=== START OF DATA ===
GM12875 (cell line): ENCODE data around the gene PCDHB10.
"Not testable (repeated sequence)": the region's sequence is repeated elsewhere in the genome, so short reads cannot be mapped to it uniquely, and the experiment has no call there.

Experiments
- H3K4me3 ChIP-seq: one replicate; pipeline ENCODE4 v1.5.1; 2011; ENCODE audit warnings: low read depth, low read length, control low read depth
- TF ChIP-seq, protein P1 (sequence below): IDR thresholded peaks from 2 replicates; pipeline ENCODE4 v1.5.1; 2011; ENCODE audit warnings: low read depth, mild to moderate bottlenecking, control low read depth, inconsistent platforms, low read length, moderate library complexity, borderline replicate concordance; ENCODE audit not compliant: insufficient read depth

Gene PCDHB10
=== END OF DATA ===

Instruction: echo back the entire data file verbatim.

GM12875 (cell line): ENCODE data around the gene PCDHB10.
"Not testable (repeated sequence)": the region's sequence is repeated elsewhere in the genome, so short reads cannot be mapped to it uniquely, and the experiment has no call there.

Experiments
- H3K4me3 ChIP-seq: one replicate; pipeline ENCODE4 v1.5.1; 2011; ENCODE audit warnings: low read depth, low read length, control low read depth
- TF ChIP-seq, protein P1 (sequence below): IDR thresholded peaks from 2 replicates; pipeline ENCODE4 v1.5.1; 2011; ENCODE audit warnings: low read depth, mild to moderate bottlenecking, control low read depth, inconsistent platforms, low read length, moderate library complexity, borderline replicate concordance; ENCODE audit not compliant: insufficient read depth

Gene PCDHB10